SCRANTON, April 19, 2016 – State Sen. John Blake (D-Lackawanna/Luzerne/Monroe) today hosted a number of local community leaders at Marywood University for a panel discussion on poverty in northeastern Pennsylvania as part of his second Inclusion Initiative Summit.
“Today’s forum convened leaders with a diverse set of perspectives on the issue of poverty in our region and I felt very strongly that the conversation was productive, honest, informative and engaging,” Blake said. “We are faced with a number of challenges here in our region and across the state with so many of our neighbors and citizens struggling in poverty. We need to continue to engage community leaders in business, in our schools and at all levels of government to foster opportunities to advance prospects for living wages so our young men and women and our families can escape the generational cycle of poverty.”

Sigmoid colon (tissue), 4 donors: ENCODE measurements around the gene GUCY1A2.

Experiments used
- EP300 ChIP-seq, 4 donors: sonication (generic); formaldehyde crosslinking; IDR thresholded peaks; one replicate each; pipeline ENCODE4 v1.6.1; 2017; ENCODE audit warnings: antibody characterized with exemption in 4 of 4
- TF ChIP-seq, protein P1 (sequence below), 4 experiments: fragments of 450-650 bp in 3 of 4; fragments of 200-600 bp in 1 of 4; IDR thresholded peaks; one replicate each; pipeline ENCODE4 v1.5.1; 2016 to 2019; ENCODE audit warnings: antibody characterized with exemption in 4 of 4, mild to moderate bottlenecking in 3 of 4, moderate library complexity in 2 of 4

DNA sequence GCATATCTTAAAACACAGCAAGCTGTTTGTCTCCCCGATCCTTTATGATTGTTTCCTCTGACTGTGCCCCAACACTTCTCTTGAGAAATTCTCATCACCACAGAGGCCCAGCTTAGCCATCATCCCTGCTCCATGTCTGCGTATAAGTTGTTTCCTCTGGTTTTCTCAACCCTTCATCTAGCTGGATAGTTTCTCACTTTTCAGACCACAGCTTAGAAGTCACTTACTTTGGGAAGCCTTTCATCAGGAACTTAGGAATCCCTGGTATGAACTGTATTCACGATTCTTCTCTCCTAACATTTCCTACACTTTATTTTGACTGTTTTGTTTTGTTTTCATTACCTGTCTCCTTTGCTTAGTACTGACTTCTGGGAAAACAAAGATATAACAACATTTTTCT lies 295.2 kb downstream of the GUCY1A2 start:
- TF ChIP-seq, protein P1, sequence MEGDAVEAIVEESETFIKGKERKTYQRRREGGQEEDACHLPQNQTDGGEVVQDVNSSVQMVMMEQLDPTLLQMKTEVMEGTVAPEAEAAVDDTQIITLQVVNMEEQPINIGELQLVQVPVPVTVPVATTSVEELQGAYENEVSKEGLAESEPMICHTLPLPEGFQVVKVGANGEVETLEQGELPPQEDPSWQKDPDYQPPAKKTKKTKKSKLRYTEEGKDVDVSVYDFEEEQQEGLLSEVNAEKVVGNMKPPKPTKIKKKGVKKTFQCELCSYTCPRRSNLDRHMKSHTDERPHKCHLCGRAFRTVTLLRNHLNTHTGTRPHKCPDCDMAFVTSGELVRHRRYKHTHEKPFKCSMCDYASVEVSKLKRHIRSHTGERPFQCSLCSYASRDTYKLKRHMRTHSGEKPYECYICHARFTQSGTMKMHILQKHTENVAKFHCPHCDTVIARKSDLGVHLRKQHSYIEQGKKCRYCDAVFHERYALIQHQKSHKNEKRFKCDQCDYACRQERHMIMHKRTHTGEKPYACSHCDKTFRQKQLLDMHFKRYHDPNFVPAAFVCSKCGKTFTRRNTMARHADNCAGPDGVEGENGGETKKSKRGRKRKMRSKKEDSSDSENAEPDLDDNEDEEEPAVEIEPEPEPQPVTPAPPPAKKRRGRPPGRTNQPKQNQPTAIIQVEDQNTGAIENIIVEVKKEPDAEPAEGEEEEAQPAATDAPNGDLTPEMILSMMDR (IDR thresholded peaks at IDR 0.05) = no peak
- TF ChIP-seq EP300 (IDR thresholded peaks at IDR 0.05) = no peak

Senator Blake cited a recent report by the Institute for Public Policy and Economic Development which found that in 2013-14, 13.6% of Lackawanna County residents and 20.5 % of Scranton residents were living below the federal poverty level.
“There are too many people – including seniors – who are living in daily financial stress right now in northeastern Pennsylvania. We need to remove outdated stereotypes about poverty and take up a collaborative engagement with a variety of partners in academic, health care, governmental, charitable, nonprofit, business and judicial circles – to change the scale and the scope of poverty in our region,” Blake said. “I believe that it is the responsibility of all of these stakeholders to continue to advocate for and to continue to work together to improve the quality of life for hard-working residents. No one should be working 40+ hours per week and living below the federal poverty level.”
Blake was joined on the panel by Gary Drapek, president and CEO of the United Way of Lackawanna and Wayne Counties; Monsignor Joseph Kelly, executive director of the Saint Francis of Assisi Kitchen; Maureen Sullivan, community outreach organizer at the Community Intervention Center of Lackawanna County; and Alejandra Marroquin, intern at the Office of Diversity at Marywood University.
The forum was planned and coordinated in great measure by Ly’Esha Fleming, a Marywood University Social Work student who interned in Senator Blake’s Scranton Office this year.
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